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What’s the verdict on Nigeria’s Yar’Adua?

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Nigerian President Umaru Yar’Adua took office a year ago promising to pursue free-market reforms launched by his predecessor, Olusegun Obasanjo, vowing zero tolerance for corruption and listing seven national priorities including improving power supply and reducing food insecurity.

A year on, his critics say economic reforms are grinding to a halt, his anti-corruption efforts are just window-dressing and his cabinet is largely a collection of ineffective bureaucrats who are but a shadow of an all-star cast in the former administration.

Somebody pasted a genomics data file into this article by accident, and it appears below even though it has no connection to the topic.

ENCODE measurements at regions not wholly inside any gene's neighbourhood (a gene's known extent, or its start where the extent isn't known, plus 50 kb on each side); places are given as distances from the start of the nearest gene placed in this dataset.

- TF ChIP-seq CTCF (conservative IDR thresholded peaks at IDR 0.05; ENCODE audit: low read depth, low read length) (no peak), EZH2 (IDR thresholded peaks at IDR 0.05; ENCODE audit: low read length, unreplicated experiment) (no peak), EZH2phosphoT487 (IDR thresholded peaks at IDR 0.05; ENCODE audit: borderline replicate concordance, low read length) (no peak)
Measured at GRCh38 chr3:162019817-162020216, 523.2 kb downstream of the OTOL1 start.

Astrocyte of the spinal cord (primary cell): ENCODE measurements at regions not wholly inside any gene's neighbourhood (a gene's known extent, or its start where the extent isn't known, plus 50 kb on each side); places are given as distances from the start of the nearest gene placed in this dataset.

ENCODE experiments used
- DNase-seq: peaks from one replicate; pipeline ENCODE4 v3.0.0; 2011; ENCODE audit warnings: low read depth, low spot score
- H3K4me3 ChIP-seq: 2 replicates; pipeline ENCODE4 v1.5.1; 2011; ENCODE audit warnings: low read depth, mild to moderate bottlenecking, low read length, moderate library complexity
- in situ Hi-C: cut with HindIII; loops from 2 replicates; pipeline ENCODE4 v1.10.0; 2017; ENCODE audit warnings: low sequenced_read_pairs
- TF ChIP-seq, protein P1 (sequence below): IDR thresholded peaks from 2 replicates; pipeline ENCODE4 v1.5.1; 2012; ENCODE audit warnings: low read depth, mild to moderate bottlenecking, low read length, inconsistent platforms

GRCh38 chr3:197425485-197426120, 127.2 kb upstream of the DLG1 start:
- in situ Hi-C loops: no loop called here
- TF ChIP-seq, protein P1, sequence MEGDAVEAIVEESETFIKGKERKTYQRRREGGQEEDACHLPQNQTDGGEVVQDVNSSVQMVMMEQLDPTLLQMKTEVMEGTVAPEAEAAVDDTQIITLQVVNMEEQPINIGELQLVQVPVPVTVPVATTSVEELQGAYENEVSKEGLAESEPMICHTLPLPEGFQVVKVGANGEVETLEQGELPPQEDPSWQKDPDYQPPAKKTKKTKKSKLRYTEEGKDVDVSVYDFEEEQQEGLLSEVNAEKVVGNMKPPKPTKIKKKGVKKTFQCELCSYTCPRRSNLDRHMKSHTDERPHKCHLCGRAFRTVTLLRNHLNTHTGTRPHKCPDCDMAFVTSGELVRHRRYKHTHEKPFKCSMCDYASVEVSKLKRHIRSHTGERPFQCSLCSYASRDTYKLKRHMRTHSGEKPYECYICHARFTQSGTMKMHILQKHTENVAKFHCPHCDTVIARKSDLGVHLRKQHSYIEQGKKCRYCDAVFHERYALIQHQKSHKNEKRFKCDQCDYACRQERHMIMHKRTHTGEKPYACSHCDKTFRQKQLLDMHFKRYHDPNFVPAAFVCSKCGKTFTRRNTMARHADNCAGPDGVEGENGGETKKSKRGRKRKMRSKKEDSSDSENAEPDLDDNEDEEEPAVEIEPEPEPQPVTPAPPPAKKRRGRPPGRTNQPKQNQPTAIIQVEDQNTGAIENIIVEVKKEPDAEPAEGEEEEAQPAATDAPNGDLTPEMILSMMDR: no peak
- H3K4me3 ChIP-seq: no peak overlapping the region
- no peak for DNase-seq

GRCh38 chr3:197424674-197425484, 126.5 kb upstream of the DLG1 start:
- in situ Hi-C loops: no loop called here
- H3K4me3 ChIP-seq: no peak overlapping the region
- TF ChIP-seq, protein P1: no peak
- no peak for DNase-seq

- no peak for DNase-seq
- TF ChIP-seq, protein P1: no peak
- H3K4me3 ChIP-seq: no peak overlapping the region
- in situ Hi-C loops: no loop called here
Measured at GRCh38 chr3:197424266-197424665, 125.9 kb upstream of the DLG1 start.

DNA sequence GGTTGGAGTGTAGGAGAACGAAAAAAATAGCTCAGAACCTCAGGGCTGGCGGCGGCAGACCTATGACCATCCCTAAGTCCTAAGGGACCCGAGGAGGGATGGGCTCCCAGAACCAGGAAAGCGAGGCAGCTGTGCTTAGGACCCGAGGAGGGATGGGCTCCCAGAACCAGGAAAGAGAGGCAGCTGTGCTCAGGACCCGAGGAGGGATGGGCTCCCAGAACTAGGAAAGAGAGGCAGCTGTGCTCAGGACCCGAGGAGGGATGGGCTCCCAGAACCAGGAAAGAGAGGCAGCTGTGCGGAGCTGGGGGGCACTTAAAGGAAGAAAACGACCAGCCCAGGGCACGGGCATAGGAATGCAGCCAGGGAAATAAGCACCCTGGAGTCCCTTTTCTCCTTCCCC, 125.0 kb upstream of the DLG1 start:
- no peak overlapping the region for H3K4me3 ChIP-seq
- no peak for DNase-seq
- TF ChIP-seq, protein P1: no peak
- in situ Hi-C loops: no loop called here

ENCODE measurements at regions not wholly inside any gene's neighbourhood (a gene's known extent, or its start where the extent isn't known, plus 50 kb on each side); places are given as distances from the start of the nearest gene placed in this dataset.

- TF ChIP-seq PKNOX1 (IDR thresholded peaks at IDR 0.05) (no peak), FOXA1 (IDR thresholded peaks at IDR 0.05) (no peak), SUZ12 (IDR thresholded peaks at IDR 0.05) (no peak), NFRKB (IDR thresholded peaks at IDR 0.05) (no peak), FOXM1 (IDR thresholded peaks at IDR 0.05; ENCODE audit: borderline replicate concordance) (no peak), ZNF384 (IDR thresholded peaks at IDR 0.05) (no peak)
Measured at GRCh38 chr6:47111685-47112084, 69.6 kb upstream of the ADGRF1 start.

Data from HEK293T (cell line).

His supporters say his efforts to entrench the rule of law are a vital opportunity for Nigeria to make a break after decades of corruption and cronyism, and that while progress may be slow, he is laying the underpinnings for much stronger institutions in the country.

Does Yar’Adua have the political muscle he needs to lead Africa’s most populous nation? Is his oft-repeated mantra of the rule of law a step change in Nigeria? Or has the country lost the momentum it built up under Obasanjo? What do you think?

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